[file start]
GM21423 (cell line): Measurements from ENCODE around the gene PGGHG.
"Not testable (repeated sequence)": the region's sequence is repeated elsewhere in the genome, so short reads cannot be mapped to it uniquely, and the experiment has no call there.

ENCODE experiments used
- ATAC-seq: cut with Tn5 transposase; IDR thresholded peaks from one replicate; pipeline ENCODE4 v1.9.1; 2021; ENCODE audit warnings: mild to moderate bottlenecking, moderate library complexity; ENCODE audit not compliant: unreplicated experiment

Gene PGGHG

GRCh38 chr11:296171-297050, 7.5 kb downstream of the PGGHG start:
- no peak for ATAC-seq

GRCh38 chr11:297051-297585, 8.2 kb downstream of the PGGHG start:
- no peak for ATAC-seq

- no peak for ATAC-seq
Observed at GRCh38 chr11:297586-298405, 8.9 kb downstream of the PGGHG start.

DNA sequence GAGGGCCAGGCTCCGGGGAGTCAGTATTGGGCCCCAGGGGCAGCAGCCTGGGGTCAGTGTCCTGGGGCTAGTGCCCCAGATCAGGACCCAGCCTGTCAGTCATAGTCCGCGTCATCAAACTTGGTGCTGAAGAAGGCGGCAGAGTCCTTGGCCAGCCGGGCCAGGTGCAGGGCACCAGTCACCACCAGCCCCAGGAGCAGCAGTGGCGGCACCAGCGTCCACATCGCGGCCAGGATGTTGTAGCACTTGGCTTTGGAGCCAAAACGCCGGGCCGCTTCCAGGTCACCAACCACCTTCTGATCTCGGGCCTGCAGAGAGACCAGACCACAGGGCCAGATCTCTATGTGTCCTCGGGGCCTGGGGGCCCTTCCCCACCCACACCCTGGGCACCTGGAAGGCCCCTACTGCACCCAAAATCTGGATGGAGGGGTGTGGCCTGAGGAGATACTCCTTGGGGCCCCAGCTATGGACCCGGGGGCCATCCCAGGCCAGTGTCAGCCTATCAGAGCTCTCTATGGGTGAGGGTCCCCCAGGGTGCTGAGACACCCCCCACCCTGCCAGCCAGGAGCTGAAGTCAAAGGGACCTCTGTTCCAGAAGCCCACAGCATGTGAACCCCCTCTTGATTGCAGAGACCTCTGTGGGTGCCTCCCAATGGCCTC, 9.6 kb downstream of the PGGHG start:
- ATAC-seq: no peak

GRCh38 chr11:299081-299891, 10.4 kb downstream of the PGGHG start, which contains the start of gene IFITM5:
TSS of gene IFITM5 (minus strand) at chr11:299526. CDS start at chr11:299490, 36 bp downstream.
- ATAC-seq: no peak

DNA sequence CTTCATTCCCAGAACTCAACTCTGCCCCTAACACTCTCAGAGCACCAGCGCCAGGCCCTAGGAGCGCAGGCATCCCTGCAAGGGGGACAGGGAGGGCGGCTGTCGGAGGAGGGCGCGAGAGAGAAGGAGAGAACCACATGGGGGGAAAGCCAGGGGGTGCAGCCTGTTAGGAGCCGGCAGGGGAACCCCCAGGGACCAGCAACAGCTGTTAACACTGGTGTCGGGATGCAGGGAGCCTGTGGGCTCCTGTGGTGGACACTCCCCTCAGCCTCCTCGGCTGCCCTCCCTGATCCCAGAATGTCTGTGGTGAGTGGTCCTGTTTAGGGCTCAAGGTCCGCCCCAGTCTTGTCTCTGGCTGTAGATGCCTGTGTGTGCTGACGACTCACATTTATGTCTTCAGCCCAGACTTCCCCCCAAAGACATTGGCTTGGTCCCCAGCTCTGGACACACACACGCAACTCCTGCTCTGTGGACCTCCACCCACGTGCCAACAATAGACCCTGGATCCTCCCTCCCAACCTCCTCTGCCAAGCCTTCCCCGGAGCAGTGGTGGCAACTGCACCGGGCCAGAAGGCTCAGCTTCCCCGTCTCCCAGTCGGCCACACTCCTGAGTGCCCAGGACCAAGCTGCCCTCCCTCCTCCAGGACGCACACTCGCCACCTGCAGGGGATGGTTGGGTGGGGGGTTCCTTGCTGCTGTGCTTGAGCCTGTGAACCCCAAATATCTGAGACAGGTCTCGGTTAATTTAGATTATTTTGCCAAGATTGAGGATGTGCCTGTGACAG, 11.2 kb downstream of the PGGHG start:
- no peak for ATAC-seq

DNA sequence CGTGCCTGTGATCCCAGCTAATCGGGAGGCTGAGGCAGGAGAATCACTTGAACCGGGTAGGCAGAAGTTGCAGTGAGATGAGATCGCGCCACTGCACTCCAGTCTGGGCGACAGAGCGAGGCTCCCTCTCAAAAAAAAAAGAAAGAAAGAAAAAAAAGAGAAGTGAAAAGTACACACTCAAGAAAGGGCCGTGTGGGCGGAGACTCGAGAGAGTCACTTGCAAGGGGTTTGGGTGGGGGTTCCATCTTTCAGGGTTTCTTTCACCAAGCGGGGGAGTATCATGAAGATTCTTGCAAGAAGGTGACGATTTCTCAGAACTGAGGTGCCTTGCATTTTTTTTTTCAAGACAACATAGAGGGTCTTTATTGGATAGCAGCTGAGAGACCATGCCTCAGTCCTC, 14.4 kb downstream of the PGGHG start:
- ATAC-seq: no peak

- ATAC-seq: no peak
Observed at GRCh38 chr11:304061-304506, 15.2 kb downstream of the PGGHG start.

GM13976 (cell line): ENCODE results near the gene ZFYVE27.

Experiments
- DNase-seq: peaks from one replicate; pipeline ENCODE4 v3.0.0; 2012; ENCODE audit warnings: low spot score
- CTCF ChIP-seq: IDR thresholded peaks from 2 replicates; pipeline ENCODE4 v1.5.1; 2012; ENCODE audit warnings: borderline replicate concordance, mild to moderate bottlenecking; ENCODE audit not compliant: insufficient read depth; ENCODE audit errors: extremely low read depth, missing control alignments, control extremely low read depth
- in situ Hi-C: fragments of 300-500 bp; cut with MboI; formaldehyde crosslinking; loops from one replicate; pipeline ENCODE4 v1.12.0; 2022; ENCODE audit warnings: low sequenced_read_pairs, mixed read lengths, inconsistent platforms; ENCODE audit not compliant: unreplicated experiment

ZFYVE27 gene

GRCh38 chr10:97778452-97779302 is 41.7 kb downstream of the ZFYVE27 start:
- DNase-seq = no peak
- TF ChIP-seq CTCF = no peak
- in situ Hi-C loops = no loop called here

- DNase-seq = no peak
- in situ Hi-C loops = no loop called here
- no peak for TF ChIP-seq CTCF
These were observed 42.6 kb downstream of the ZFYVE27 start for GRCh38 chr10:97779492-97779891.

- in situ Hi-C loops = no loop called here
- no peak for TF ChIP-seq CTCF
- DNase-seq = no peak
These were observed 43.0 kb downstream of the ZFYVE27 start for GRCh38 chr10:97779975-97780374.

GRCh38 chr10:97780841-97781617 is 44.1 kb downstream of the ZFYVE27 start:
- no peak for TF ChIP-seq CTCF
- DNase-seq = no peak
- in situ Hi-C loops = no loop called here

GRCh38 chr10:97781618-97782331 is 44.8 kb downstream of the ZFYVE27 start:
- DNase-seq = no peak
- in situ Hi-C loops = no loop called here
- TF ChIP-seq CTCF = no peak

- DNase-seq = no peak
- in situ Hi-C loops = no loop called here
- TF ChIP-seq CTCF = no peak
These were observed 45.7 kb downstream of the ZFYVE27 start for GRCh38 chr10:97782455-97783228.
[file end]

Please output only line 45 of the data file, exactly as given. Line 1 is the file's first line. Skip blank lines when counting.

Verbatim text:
GRCh38 chr10:97781618-97782331 is 44.8 kb downstream of the ZFYVE27 start: